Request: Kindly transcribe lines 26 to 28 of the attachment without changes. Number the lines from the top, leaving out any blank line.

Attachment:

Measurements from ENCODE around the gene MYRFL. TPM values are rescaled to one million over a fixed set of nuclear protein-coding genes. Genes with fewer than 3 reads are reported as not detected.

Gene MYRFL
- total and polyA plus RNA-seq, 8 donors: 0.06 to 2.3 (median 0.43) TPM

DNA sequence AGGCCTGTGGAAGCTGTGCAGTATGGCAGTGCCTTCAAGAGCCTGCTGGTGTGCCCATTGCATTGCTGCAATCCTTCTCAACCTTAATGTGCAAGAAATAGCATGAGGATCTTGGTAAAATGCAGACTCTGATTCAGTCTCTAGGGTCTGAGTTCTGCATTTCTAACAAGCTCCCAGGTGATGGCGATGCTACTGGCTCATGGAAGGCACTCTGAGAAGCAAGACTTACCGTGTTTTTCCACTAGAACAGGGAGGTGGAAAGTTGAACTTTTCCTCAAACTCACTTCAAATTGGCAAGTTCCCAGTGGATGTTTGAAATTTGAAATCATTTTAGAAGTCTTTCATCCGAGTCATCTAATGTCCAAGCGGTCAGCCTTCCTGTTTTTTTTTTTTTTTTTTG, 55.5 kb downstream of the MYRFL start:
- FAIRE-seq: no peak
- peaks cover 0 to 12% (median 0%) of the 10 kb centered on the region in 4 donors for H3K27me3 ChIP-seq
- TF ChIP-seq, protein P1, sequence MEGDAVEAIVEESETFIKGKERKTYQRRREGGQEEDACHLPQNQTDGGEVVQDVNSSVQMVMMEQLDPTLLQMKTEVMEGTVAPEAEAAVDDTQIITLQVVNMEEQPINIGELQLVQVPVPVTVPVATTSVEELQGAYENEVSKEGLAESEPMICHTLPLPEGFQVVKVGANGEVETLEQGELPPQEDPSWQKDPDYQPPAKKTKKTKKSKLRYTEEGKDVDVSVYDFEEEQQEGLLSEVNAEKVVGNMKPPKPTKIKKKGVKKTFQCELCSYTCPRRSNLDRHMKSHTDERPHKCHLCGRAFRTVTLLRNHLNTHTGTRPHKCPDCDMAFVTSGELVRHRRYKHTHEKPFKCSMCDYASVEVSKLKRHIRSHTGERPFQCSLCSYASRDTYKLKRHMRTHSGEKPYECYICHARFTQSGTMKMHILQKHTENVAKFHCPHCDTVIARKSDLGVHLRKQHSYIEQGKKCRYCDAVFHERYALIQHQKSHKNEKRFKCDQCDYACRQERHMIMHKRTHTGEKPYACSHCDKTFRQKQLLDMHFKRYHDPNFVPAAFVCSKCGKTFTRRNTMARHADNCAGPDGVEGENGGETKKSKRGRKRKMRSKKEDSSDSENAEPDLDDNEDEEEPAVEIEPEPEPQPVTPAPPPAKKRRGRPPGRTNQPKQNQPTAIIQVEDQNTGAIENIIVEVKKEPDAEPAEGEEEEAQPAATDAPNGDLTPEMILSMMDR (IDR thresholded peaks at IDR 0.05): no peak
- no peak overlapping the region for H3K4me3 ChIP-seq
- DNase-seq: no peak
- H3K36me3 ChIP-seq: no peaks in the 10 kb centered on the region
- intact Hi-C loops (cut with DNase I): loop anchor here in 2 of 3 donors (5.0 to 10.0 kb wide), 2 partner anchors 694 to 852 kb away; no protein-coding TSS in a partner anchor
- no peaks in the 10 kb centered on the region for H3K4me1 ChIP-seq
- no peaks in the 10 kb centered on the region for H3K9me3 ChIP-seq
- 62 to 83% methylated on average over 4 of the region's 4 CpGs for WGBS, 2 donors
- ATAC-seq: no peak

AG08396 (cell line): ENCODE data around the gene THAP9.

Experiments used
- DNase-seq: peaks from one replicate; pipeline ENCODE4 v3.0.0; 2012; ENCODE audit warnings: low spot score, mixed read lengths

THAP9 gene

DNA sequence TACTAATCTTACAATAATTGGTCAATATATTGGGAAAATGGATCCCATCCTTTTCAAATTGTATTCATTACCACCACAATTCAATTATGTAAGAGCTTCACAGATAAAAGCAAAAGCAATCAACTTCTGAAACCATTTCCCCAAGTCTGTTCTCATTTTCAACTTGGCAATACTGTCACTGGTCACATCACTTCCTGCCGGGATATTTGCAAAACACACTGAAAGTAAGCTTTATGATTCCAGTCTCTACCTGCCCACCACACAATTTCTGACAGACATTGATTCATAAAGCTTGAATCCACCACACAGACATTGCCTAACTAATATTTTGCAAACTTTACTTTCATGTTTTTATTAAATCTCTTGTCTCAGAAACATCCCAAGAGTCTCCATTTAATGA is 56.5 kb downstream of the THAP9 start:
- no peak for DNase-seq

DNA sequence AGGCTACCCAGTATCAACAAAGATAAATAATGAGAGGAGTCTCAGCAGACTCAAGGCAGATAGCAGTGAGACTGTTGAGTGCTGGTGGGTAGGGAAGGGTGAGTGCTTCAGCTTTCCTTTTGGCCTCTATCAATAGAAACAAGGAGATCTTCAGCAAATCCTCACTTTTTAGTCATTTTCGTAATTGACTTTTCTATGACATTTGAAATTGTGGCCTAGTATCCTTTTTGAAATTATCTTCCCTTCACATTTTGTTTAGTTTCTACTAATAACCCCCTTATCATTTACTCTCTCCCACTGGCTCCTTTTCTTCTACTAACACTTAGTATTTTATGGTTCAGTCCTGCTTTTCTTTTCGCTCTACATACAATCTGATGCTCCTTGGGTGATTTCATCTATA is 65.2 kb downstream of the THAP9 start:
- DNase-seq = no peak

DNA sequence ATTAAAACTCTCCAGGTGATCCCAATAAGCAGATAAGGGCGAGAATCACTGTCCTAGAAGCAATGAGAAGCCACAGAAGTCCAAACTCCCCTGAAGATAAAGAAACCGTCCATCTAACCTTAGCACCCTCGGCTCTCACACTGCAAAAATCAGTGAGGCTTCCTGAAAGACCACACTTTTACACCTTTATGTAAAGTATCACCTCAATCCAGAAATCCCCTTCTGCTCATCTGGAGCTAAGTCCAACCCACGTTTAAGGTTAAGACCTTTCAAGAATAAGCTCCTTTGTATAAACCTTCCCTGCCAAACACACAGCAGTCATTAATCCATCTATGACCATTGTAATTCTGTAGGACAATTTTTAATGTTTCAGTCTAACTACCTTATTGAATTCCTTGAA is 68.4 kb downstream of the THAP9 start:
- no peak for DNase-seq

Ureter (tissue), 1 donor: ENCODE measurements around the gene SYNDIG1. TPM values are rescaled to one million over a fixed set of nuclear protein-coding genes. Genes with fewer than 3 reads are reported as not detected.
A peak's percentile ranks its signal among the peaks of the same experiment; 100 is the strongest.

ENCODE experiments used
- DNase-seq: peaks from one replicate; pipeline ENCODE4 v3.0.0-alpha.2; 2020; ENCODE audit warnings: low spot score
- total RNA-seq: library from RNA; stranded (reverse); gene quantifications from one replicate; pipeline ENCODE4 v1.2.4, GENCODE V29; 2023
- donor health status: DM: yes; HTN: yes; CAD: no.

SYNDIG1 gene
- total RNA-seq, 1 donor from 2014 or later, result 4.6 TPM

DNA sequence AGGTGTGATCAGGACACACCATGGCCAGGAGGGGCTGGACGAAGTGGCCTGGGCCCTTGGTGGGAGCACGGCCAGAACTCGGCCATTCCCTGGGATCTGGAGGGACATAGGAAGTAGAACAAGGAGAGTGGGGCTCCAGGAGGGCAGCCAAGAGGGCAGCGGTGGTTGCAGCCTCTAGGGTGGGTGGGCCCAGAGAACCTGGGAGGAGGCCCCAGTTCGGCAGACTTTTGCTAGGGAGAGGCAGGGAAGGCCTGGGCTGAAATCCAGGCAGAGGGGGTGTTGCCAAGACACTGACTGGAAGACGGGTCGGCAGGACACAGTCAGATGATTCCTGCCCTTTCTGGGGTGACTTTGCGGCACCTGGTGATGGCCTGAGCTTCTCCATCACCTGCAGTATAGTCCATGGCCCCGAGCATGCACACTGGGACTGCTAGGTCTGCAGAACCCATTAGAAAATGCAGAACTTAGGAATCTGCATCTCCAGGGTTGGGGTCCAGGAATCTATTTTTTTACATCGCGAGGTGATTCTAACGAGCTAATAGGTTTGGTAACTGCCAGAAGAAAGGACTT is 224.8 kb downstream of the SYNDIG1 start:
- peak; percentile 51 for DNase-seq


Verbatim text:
Ureter (tissue), 1 donor: ENCODE measurements around the gene SYNDIG1. TPM values are rescaled to one million over a fixed set of nuclear protein-coding genes. Genes with fewer than 3 reads are reported as not detected.
A peak's percentile ranks its signal among the peaks of the same experiment; 100 is the strongest.

ENCODE experiments used